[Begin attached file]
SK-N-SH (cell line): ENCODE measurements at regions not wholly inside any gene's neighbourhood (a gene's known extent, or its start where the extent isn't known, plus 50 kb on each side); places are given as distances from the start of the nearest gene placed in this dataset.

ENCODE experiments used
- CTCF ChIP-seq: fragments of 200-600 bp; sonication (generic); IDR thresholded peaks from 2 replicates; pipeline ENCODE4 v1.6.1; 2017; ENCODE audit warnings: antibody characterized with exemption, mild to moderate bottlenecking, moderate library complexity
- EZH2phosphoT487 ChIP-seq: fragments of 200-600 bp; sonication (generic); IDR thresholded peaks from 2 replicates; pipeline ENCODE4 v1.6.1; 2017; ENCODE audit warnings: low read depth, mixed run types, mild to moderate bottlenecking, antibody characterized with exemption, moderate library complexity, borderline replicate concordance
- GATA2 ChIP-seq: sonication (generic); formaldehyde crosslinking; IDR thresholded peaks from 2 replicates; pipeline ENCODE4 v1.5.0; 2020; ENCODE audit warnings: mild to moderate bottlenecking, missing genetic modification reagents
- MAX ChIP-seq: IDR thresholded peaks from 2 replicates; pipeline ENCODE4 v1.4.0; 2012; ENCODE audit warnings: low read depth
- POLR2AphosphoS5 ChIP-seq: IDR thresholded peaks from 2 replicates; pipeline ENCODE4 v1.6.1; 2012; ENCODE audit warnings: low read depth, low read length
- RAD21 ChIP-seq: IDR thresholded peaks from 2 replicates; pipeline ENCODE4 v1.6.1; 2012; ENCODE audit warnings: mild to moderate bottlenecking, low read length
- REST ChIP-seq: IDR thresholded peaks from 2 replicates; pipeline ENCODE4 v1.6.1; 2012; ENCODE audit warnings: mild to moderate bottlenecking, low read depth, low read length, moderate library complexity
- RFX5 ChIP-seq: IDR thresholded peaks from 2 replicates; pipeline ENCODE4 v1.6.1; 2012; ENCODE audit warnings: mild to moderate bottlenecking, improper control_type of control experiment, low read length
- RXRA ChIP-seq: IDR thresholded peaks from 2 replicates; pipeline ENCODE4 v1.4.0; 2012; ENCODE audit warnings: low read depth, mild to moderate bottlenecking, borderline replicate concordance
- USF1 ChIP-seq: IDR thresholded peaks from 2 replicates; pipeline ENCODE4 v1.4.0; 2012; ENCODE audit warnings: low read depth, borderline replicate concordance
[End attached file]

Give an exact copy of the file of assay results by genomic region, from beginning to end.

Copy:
SK-N-SH (cell line): ENCODE measurements at regions not wholly inside any gene's neighbourhood (a gene's known extent, or its start where the extent isn't known, plus 50 kb on each side); places are given as distances from the start of the nearest gene placed in this dataset.

ENCODE experiments used
- CTCF ChIP-seq: fragments of 200-600 bp; sonication (generic); IDR thresholded peaks from 2 replicates; pipeline ENCODE4 v1.6.1; 2017; ENCODE audit warnings: antibody characterized with exemption, mild to moderate bottlenecking, moderate library complexity
- EZH2phosphoT487 ChIP-seq: fragments of 200-600 bp; sonication (generic); IDR thresholded peaks from 2 replicates; pipeline ENCODE4 v1.6.1; 2017; ENCODE audit warnings: low read depth, mixed run types, mild to moderate bottlenecking, antibody characterized with exemption, moderate library complexity, borderline replicate concordance
- GATA2 ChIP-seq: sonication (generic); formaldehyde crosslinking; IDR thresholded peaks from 2 replicates; pipeline ENCODE4 v1.5.0; 2020; ENCODE audit warnings: mild to moderate bottlenecking, missing genetic modification reagents
- MAX ChIP-seq: IDR thresholded peaks from 2 replicates; pipeline ENCODE4 v1.4.0; 2012; ENCODE audit warnings: low read depth
- POLR2AphosphoS5 ChIP-seq: IDR thresholded peaks from 2 replicates; pipeline ENCODE4 v1.6.1; 2012; ENCODE audit warnings: low read depth, low read length
- RAD21 ChIP-seq: IDR thresholded peaks from 2 replicates; pipeline ENCODE4 v1.6.1; 2012; ENCODE audit warnings: mild to moderate bottlenecking, low read length
- REST ChIP-seq: IDR thresholded peaks from 2 replicates; pipeline ENCODE4 v1.6.1; 2012; ENCODE audit warnings: mild to moderate bottlenecking, low read depth, low read length, moderate library complexity
- RFX5 ChIP-seq: IDR thresholded peaks from 2 replicates; pipeline ENCODE4 v1.6.1; 2012; ENCODE audit warnings: mild to moderate bottlenecking, improper control_type of control experiment, low read length
- RXRA ChIP-seq: IDR thresholded peaks from 2 replicates; pipeline ENCODE4 v1.4.0; 2012; ENCODE audit warnings: low read depth, mild to moderate bottlenecking, borderline replicate concordance
- USF1 ChIP-seq: IDR thresholded peaks from 2 replicates; pipeline ENCODE4 v1.4.0; 2012; ENCODE audit warnings: low read depth, borderline replicate concordance